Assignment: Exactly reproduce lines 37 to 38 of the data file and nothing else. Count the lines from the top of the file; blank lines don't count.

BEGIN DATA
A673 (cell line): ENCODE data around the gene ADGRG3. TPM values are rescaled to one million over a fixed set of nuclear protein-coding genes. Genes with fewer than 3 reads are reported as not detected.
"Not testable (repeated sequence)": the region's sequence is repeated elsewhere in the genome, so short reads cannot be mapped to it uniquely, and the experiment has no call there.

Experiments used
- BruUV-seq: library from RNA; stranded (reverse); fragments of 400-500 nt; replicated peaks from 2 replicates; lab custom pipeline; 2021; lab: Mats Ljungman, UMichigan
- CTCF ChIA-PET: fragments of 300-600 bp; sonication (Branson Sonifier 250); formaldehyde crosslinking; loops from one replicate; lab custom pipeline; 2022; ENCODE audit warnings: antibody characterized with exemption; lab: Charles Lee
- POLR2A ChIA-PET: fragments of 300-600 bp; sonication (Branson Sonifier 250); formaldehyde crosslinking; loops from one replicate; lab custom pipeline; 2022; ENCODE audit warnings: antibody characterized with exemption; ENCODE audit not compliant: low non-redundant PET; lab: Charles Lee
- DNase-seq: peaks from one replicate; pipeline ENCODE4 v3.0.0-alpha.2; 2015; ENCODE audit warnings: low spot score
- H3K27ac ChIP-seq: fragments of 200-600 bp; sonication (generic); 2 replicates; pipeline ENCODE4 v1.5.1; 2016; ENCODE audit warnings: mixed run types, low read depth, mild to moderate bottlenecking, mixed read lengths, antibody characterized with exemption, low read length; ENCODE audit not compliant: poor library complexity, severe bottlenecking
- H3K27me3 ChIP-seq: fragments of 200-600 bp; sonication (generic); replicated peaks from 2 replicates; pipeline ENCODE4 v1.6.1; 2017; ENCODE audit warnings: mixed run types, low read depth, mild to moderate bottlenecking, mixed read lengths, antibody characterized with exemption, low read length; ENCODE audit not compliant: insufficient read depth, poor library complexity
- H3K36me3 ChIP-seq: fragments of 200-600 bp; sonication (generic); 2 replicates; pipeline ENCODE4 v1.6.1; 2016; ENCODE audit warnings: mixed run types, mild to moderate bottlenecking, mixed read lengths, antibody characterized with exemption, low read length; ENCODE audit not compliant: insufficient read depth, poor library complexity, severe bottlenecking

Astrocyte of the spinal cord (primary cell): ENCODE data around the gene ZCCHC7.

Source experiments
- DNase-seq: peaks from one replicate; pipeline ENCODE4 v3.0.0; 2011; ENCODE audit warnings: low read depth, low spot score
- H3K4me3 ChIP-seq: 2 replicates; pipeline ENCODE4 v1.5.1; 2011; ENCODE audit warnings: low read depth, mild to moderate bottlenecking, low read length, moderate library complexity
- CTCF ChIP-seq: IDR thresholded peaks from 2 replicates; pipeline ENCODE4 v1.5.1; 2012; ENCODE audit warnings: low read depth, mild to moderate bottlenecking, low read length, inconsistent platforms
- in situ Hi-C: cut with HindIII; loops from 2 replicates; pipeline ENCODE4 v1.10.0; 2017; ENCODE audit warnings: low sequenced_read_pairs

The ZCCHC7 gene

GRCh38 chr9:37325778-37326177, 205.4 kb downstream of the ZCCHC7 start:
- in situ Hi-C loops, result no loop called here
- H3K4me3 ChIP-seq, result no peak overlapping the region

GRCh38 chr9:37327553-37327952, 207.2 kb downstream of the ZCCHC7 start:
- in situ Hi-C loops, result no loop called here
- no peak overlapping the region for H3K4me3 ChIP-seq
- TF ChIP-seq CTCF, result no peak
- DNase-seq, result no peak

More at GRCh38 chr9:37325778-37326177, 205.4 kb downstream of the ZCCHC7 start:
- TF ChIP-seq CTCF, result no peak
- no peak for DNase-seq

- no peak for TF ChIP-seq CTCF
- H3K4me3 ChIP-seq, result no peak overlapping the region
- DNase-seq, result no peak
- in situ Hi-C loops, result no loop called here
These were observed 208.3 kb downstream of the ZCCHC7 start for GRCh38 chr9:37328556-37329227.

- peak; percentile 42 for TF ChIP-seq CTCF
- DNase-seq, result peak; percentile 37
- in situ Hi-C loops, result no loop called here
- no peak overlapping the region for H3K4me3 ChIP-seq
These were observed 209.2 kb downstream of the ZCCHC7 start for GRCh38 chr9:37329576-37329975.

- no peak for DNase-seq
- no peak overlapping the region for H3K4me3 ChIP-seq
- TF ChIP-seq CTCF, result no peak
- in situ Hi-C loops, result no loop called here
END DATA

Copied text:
- no peak overlapping the region for H3K4me3 ChIP-seq
These were observed 209.2 kb downstream of the ZCCHC7 start for GRCh38 chr9:37329576-37329975.